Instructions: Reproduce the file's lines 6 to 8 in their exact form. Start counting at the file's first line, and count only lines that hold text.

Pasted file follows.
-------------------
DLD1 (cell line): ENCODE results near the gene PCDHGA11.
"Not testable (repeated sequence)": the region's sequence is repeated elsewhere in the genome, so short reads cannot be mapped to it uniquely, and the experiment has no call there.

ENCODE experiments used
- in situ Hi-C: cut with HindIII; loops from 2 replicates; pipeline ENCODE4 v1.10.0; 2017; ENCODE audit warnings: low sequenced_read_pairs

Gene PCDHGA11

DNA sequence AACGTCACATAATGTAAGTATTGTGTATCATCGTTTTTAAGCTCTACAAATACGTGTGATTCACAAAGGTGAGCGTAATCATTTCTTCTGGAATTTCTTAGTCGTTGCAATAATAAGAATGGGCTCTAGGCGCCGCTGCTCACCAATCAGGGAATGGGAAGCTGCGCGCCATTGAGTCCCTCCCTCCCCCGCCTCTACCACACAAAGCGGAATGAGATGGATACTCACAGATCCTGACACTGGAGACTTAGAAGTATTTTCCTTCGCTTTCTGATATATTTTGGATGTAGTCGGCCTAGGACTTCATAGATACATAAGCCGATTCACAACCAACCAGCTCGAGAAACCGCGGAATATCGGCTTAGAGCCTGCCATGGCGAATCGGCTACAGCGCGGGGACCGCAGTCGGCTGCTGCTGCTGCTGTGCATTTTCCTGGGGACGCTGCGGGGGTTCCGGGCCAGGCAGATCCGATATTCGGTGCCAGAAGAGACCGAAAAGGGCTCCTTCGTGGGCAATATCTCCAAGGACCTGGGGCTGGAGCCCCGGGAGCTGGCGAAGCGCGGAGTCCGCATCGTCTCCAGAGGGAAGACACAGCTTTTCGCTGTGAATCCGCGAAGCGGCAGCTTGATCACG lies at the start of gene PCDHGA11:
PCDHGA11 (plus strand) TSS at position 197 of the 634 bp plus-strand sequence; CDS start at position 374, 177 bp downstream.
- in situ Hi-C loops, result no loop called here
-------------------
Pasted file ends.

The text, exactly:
DNA sequence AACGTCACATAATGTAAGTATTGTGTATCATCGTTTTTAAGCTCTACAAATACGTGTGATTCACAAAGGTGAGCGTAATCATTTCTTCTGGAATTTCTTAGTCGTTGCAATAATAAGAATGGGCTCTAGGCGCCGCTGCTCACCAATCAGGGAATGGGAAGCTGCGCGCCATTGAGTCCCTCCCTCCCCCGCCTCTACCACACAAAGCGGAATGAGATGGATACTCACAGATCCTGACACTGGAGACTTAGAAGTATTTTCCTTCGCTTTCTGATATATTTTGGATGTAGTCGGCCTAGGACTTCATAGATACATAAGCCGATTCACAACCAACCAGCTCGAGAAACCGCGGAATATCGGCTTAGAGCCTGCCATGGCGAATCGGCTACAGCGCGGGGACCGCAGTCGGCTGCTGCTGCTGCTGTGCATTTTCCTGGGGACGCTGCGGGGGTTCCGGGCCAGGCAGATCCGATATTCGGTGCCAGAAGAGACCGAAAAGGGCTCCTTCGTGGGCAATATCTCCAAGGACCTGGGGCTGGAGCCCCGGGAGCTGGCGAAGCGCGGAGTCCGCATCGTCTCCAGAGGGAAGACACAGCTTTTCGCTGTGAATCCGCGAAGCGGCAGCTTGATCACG lies at the start of gene PCDHGA11:
PCDHGA11 (plus strand) TSS at position 197 of the 634 bp plus-strand sequence; CDS start at position 374, 177 bp downstream.
- in situ Hi-C loops, result no loop called here